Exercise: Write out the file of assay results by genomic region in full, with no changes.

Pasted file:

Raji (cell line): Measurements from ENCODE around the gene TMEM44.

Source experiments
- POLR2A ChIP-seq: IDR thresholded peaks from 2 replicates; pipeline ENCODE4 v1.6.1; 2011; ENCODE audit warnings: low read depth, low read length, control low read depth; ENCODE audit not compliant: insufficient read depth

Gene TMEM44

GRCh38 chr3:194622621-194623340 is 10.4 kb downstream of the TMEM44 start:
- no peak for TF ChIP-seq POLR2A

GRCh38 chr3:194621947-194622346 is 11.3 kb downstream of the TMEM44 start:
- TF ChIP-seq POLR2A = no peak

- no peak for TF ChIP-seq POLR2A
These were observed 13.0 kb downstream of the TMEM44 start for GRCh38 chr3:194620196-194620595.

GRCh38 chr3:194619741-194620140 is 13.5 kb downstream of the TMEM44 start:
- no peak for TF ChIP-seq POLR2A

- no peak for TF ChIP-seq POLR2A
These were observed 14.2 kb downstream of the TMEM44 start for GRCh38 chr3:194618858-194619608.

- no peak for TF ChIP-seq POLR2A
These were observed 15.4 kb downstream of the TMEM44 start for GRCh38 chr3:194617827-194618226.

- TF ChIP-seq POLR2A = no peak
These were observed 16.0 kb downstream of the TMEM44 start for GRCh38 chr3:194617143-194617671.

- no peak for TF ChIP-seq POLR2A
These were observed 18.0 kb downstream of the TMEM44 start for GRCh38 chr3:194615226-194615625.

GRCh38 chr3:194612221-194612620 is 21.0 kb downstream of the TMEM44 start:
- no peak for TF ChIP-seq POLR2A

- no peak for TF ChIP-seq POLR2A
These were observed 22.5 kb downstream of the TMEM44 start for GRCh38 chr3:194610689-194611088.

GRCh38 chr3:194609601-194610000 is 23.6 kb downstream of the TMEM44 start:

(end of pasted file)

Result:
Raji (cell line): Measurements from ENCODE around the gene TMEM44.

Source experiments
- POLR2A ChIP-seq: IDR thresholded peaks from 2 replicates; pipeline ENCODE4 v1.6.1; 2011; ENCODE audit warnings: low read depth, low read length, control low read depth; ENCODE audit not compliant: insufficient read depth

Gene TMEM44

GRCh38 chr3:194622621-194623340 is 10.4 kb downstream of the TMEM44 start:
- no peak for TF ChIP-seq POLR2A

GRCh38 chr3:194621947-194622346 is 11.3 kb downstream of the TMEM44 start:
- TF ChIP-seq POLR2A = no peak

- no peak for TF ChIP-seq POLR2A
These were observed 13.0 kb downstream of the TMEM44 start for GRCh38 chr3:194620196-194620595.

GRCh38 chr3:194619741-194620140 is 13.5 kb downstream of the TMEM44 start:
- no peak for TF ChIP-seq POLR2A

- no peak for TF ChIP-seq POLR2A
These were observed 14.2 kb downstream of the TMEM44 start for GRCh38 chr3:194618858-194619608.

- no peak for TF ChIP-seq POLR2A
These were observed 15.4 kb downstream of the TMEM44 start for GRCh38 chr3:194617827-194618226.

- TF ChIP-seq POLR2A = no peak
These were observed 16.0 kb downstream of the TMEM44 start for GRCh38 chr3:194617143-194617671.

- no peak for TF ChIP-seq POLR2A
These were observed 18.0 kb downstream of the TMEM44 start for GRCh38 chr3:194615226-194615625.

GRCh38 chr3:194612221-194612620 is 21.0 kb downstream of the TMEM44 start:
- no peak for TF ChIP-seq POLR2A

- no peak for TF ChIP-seq POLR2A
These were observed 22.5 kb downstream of the TMEM44 start for GRCh38 chr3:194610689-194611088.

GRCh38 chr3:194609601-194610000 is 23.6 kb downstream of the TMEM44 start: